The everydayness of L.A.— the markets, the walking, the trees, the ordinary people, the regular bodies, the beautiful subtle weather.
What’s your favorite creepy fairy tale?
The Juniper Tree, hands down.
What do you do when you’re feeling stuck or uninspired? Do you give yourself prompts?
Yes, sometimes. For years I did font exercises, where I’d change fonts and write about that font, in the mood the font seemed to give me. The magazine Zyzzyva very kindly published some of those which was so unexpected and gratifying. So often things get published from prompts or little nuggets vs. the ultra polished/detached story I’ve been working at forever and no one wants. Or, I will riff off words. For awhile I made lists of words I love and I’d play with those. I also just sit restlessly and look at the clock a lot.
When or where do your ideas typically hit you?
During the writing itself, generally. The idea will find itself inside a sentence and then go. I rarely, rarely have an idea before I sit down. On a rare occasion, something will bubble up during the rest of the day, or on a walk. On an even rarer occasion, those things will go somewhere.
Do you read your reviews?
I do. It’s nerve-wracking but I am curious to see what people take from what I wrote.
Of the many short stories you’ve written, which ending has brought you the most satisfaction?
Interesting question! A tough one. There’s a story in Flammable Skirt called “Legacy” that doesn’t make full logical sense but I found it so satisfying to end regardless, where a character trait is passed along unexpectedly. In workshop, someone kept puzzling over it and she said it just didn’t fit but I felt it fit in some way I couldn’t articulate. But endings are important to me, so it’s also hard to say which has meant the most— sometimes a story has to sit for years, years! before the right ending arrives. That was true with “Dearth”— a story about a woman who ends up with a flock of potato babies— and it took a long time to figure out how it ended and then I was very glad and relieved.
Do you watch much TV? Who are your favorite characters on TV?
I don’t watch a lot but I do like it. I like Glee. I love The Wire. I love Friday Night Lights. Battlestar Galactica — Sharon was a great character there. I love the guy on Friday Night Lights — the stand-up nerd who won the bombshell — Landry — what a great character. And Tyra, too. Omar on The Wire. Kenneth on 30 Rock.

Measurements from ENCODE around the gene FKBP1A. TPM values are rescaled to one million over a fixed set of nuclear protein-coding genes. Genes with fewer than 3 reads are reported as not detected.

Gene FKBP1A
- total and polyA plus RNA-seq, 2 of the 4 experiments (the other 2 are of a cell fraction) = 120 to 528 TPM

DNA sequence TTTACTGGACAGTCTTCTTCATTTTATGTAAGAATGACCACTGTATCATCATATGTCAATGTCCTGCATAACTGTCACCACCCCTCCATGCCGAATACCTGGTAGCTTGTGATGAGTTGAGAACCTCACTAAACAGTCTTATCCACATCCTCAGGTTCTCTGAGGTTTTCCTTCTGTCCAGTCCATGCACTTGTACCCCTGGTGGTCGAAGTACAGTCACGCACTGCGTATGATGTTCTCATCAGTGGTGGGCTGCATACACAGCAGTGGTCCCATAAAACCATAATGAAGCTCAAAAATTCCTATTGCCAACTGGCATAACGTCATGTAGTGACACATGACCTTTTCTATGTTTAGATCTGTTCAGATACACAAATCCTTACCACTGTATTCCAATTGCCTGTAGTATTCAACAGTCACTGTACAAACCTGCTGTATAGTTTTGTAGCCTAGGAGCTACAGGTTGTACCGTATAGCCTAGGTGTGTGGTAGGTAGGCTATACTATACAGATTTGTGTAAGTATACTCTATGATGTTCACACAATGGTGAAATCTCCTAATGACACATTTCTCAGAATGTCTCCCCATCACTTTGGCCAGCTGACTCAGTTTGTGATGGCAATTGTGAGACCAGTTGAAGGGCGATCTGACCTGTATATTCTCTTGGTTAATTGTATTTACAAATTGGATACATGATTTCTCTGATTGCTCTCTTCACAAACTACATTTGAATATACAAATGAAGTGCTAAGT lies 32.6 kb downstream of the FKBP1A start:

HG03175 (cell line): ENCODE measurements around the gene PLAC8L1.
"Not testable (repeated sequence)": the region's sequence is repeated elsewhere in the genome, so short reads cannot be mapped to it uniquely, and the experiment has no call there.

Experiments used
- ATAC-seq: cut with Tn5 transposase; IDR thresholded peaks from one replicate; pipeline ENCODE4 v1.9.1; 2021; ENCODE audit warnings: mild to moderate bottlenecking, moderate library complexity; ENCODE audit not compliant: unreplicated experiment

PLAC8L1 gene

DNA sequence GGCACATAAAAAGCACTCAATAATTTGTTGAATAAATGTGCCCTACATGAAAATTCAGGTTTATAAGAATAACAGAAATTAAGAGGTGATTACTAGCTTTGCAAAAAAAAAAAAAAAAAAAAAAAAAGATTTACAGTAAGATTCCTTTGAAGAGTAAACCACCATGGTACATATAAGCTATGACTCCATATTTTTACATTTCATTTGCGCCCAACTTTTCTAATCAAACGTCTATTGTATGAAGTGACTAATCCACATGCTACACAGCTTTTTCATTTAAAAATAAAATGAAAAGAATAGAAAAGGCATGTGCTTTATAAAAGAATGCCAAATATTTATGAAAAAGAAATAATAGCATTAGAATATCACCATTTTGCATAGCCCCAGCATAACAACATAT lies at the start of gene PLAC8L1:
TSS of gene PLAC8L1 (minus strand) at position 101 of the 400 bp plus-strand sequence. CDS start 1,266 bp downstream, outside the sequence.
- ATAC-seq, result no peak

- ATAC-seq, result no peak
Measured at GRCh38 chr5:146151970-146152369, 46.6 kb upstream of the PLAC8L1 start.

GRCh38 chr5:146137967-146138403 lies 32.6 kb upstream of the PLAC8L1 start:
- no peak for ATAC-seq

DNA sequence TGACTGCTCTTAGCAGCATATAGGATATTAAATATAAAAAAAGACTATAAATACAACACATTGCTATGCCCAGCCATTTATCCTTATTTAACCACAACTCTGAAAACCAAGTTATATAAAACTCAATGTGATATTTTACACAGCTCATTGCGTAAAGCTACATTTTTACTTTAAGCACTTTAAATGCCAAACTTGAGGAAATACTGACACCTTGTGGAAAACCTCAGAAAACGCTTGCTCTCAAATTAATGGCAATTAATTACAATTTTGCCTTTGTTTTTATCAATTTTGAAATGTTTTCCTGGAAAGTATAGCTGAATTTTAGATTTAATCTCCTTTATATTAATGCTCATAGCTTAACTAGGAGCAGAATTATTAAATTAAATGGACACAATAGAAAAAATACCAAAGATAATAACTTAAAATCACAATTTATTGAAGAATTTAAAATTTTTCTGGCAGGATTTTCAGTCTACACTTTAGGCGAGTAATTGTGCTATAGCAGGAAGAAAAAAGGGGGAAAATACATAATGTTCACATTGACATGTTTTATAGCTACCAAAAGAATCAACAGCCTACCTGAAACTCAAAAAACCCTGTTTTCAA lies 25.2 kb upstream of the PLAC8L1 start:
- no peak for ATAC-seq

Is there anything you’d like to try, writing-wise, that you haven’t before? Like a certain type of character or voice or setting or even just the process?
Absolutely. Lots of things! Voices — older voices, different places, futuristic, small paragraphs a la Mary Robison. I’ve been wanting to start sentences in different places. To try to write something that acknowledges history.
Speaking of process, how do you write? Word document, or the ol’ pen and paper, or something else?
Word doc, nearly always.
What music have you been listening to lately?
PJ Harvey’s new one is great— Let England Shake. Some piano Beethoven sonatas. Exile on Main Street has been in my CD player at home for months now.
What’s your favorite cover of the books you’ve published?
I think the olive green paperback of Willful Creatures with the red guy in the cage— I just love that green color and they let me choose it and that felt so fun to do!
When you read for fun, do you finish every short story you start, or do you ever abort if you’re just not feeling it? How long do you give it to grab you?
I abort — Nancy Pearl the queen of librarians has a great theory on when you can abandon a book based on your age — I’m sure it’s on her website somewhere, but she’s made a real equation about when it’s ok to give up. I give a story’s plot awhile but it has to be satisfying on the sentence level from page one. There are WAY too many great things to read to read anything for obligation unless it is an actual obligation. But if the writing is satisfying unto itself, I’ll read for quite awhile, and the story can take its time. This is true of Fugitive Pieces by Anne Michaels which is full of gorgeousness but a slower kind of story.
How does it feel to be the 286th person interviewed for Zulkey.com (and now WBEZ)?
Great! A nice round number there.
You can check out more Zulkey.com interviews here if you so choose!